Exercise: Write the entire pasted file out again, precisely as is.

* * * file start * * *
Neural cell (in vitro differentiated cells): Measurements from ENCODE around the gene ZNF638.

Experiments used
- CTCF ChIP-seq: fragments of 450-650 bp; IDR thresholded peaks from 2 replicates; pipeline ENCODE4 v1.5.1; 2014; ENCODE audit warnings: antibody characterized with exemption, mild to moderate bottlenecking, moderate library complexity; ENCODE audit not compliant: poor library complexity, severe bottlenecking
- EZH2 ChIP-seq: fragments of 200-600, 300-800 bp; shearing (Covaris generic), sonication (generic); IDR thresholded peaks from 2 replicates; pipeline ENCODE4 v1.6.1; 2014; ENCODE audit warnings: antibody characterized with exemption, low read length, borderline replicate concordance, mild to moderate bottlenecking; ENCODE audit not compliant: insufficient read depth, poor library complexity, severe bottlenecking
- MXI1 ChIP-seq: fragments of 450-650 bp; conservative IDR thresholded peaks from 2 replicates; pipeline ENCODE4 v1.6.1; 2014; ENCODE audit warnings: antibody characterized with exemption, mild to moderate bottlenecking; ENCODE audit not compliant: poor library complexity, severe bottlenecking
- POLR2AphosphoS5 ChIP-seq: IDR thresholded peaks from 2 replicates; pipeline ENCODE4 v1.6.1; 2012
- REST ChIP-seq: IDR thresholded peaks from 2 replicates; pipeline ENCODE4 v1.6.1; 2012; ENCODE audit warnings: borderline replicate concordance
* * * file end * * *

Neural cell (in vitro differentiated cells): Measurements from ENCODE around the gene ZNF638.

Experiments used
- CTCF ChIP-seq: fragments of 450-650 bp; IDR thresholded peaks from 2 replicates; pipeline ENCODE4 v1.5.1; 2014; ENCODE audit warnings: antibody characterized with exemption, mild to moderate bottlenecking, moderate library complexity; ENCODE audit not compliant: poor library complexity, severe bottlenecking
- EZH2 ChIP-seq: fragments of 200-600, 300-800 bp; shearing (Covaris generic), sonication (generic); IDR thresholded peaks from 2 replicates; pipeline ENCODE4 v1.6.1; 2014; ENCODE audit warnings: antibody characterized with exemption, low read length, borderline replicate concordance, mild to moderate bottlenecking; ENCODE audit not compliant: insufficient read depth, poor library complexity, severe bottlenecking
- MXI1 ChIP-seq: fragments of 450-650 bp; conservative IDR thresholded peaks from 2 replicates; pipeline ENCODE4 v1.6.1; 2014; ENCODE audit warnings: antibody characterized with exemption, mild to moderate bottlenecking; ENCODE audit not compliant: poor library complexity, severe bottlenecking
- POLR2AphosphoS5 ChIP-seq: IDR thresholded peaks from 2 replicates; pipeline ENCODE4 v1.6.1; 2012
- REST ChIP-seq: IDR thresholded peaks from 2 replicates; pipeline ENCODE4 v1.6.1; 2012; ENCODE audit warnings: borderline replicate concordance